My relationship with running is on the rocks. Meaning, while I love it and I need it to feel complete, it is difficult right now and is causing me grief. Also meaning, it feels like I have rocks in the muscles between my hips and knees that are grinding into my bones.
I am halfway through training for a half-marathon. OK, not A half-marathon, THE half-marathon. The Indianapolis One America 500 Festival Mini Marathon. The largest half-marathon in the U.S., and arguably the best. This is my third Mini, and still a big deal for me. It is a spectacle to behold, with over 35,000 participants. Hundreds of thousands of spectators, as well as bands, cheerleading squads, and volunteers line the 13.1 mile course. The course itself is excellent, and includes a lap around the track at the Indianapolis Motor Speedway. The atmosphere is unlike any other race I have participated in. The crowd, itself, seems to push you spiritually toward the finish line. And you need that push at the slight incline (which I refer to as “Slight Incline, My Ass”) on New York street at about mile 12.
I have 68 days and 11 hours to finish training for the Mini. I’m telling this not only to you, but to my hips, which really hate my ass right now.
Five years ago, I decided to train for a full marathon. During a 10 mile long training run, I felt a nagging pain in my knees that within the next mile, turned into an excruciating 5 mile limp back home. A trip to the orthopedist showed that I had Iliotibial Band Syndrome. Basically, the muscles from my hips to my knees had nasty knots on them that caused them to pull my knees and hips out of whack. I rested, went to physical therapy, and gave up my dream of 26.2. Now, 5 years later, I can run shorter runs with no pain; long runs, however, are literally a pain in my ass. More specifically, my ass, hips and knees.
Normal people would have just stopped running long runs by now. I’m not one of those people. As I said, I love running. I need it to feel complete. The pain is just part of the deal. Not that it isn’t tempting. As I’m spending 20 minutes stretching before each run, I hear the voices of friends who have said, “Why don’t you just stop running?” As I’m writing the check to my massage therapist, I hear the voice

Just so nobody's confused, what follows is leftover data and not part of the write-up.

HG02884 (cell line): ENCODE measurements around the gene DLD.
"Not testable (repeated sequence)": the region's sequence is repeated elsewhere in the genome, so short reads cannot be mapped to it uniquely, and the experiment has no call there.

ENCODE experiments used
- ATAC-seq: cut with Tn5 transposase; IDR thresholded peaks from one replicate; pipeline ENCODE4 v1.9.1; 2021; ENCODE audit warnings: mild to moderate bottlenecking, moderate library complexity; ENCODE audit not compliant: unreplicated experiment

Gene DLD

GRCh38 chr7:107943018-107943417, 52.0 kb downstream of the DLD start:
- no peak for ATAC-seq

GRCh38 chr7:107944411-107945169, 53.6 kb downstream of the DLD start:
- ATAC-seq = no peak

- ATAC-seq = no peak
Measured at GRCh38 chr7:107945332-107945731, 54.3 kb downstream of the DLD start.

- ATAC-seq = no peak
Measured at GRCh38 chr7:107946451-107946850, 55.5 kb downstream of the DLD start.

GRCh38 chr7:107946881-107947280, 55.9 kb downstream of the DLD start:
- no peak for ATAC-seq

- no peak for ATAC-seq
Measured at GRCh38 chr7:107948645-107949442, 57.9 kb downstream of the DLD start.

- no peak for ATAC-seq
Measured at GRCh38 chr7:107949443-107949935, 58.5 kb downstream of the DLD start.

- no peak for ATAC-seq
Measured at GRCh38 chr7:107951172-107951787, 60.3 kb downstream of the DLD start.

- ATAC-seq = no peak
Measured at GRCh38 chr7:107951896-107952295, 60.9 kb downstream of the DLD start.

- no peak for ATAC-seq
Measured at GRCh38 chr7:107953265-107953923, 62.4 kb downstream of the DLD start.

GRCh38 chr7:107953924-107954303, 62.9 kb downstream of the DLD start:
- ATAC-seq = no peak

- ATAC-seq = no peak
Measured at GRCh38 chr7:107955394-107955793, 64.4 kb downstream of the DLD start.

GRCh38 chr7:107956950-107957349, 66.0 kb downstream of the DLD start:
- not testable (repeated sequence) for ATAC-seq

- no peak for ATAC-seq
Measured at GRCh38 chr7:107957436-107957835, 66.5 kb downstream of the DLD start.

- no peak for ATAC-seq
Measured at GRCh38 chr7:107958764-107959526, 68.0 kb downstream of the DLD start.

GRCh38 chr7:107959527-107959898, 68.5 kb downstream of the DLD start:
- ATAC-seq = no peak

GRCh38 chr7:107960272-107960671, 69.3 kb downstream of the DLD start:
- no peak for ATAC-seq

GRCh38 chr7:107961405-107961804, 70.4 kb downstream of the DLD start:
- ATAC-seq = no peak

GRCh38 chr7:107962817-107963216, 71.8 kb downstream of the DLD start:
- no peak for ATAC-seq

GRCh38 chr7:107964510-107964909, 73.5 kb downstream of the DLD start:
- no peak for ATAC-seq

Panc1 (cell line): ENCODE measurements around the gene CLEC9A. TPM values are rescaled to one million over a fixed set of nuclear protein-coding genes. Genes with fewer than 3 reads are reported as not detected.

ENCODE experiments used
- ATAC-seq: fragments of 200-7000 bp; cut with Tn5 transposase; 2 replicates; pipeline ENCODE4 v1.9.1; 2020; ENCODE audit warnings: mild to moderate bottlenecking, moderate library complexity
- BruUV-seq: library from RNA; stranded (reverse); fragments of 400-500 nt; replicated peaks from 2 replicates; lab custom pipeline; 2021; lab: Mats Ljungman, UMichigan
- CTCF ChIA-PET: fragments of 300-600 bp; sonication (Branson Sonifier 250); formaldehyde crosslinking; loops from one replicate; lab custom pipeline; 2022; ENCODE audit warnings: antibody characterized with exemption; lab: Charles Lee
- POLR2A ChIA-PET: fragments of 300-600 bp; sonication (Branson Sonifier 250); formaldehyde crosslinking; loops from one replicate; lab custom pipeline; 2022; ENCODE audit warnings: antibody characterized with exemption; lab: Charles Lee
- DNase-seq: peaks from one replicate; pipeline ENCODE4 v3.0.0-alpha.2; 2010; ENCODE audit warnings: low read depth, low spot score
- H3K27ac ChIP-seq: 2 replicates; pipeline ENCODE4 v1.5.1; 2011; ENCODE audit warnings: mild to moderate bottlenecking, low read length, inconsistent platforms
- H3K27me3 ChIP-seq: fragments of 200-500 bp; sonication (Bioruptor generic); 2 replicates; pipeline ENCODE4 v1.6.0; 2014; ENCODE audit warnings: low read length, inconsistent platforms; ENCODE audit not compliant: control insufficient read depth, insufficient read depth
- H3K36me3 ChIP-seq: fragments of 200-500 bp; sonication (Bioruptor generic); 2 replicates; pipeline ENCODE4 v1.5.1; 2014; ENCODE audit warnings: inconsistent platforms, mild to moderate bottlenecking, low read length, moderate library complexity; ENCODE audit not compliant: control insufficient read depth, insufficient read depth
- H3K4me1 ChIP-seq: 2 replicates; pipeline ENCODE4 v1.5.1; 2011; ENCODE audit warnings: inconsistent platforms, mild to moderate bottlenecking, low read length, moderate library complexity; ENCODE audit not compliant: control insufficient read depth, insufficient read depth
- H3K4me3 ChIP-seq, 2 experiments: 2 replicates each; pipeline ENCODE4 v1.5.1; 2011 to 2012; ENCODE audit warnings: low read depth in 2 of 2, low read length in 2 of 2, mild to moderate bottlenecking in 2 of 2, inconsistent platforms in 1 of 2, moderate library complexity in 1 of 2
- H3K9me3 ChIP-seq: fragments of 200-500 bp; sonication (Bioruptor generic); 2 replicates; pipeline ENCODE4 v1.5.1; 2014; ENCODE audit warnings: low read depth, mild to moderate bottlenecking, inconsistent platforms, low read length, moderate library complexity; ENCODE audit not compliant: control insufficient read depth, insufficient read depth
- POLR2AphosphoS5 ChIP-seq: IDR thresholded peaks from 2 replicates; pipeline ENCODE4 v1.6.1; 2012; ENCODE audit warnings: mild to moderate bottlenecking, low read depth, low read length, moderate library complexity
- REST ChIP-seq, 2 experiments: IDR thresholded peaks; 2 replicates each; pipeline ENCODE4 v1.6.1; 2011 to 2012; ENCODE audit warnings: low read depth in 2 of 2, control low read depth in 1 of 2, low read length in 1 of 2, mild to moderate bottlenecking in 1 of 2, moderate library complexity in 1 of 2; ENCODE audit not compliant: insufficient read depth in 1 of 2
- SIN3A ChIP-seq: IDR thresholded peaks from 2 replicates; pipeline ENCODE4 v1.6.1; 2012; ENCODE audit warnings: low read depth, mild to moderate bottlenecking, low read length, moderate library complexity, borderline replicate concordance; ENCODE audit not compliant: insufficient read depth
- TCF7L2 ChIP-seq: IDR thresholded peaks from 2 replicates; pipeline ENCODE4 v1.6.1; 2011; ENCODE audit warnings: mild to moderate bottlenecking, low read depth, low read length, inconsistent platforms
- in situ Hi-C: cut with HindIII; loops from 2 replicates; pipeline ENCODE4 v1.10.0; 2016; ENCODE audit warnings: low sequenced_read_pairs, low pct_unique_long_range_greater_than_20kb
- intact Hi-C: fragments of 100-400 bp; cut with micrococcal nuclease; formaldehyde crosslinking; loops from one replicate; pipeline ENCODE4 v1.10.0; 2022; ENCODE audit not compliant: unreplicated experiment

of a former family doctor that said (in a thick Indian accent, of course,) “Why don’t you just stop running?” As my husband is rolling the Evil Stick over my hips and outer thighs, making me wince and cry, I hear my own voice in my head scream, “WHY DON’T YOU JUST STOP RUNNING?”
My response? Running might cause me to be in pain, but not running will cause me to be obese again, raising my blood pressure and putting me at risk for diabetes again, making me shop at Lane Bryant again. It’s just a different type of pain. Running may hurt physically, but not running hurts spiritually. Running gives me time to clear my head. I can literally run away from stress. It is time that I can think and pray. I listen when I run – I listen to my breath, listen to nature, and if I’m in the mood to be fast, I listen to Eminem.
Running also tricks my body and my mind into believing, at least for a very short period of time, that I’m not middle-aged. I might look like some old, slightly roundish, red-faced, sweaty woman in need of an EMT, but I feel young and fit and sexy. At least until an hour later, when I’m groaning as I limp into the kitchen for ibuprofen.
And so, when my body says quit, I find a way to work harder. When I feel defeated, I remember the feeling I get each time I cross a finish line, knowing that I accomplished something I couldn’t do 20 years ago. I’m at war with my body, while at the same time, I love and admire the way it has survived the fight. Like my soul, it is stronger for its weaknesses, and it is resilient from its past pain. It is the enemy and the thing I am fighting for, all at once.